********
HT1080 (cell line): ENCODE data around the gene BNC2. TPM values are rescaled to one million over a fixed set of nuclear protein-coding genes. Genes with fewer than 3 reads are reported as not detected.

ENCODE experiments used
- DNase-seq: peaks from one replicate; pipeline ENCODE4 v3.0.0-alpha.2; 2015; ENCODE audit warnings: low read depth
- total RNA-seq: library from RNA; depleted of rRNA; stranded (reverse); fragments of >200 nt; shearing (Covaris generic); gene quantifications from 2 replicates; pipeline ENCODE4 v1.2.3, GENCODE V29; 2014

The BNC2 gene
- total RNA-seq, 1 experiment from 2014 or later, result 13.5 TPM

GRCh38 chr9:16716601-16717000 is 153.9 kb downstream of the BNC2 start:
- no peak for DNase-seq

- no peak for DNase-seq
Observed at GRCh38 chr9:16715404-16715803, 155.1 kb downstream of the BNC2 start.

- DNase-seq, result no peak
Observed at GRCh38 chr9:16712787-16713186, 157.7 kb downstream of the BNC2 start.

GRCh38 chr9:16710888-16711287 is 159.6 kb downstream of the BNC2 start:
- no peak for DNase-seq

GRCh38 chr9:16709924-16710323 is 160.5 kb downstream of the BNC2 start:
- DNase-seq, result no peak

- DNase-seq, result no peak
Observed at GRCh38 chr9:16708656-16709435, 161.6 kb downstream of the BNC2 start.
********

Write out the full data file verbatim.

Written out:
HT1080 (cell line): ENCODE data around the gene BNC2. TPM values are rescaled to one million over a fixed set of nuclear protein-coding genes. Genes with fewer than 3 reads are reported as not detected.

ENCODE experiments used
- DNase-seq: peaks from one replicate; pipeline ENCODE4 v3.0.0-alpha.2; 2015; ENCODE audit warnings: low read depth
- total RNA-seq: library from RNA; depleted of rRNA; stranded (reverse); fragments of >200 nt; shearing (Covaris generic); gene quantifications from 2 replicates; pipeline ENCODE4 v1.2.3, GENCODE V29; 2014

The BNC2 gene
- total RNA-seq, 1 experiment from 2014 or later, result 13.5 TPM

GRCh38 chr9:16716601-16717000 is 153.9 kb downstream of the BNC2 start:
- no peak for DNase-seq

- no peak for DNase-seq
Observed at GRCh38 chr9:16715404-16715803, 155.1 kb downstream of the BNC2 start.

- DNase-seq, result no peak
Observed at GRCh38 chr9:16712787-16713186, 157.7 kb downstream of the BNC2 start.

GRCh38 chr9:16710888-16711287 is 159.6 kb downstream of the BNC2 start:
- no peak for DNase-seq

GRCh38 chr9:16709924-16710323 is 160.5 kb downstream of the BNC2 start:
- DNase-seq, result no peak

- DNase-seq, result no peak
Observed at GRCh38 chr9:16708656-16709435, 161.6 kb downstream of the BNC2 start.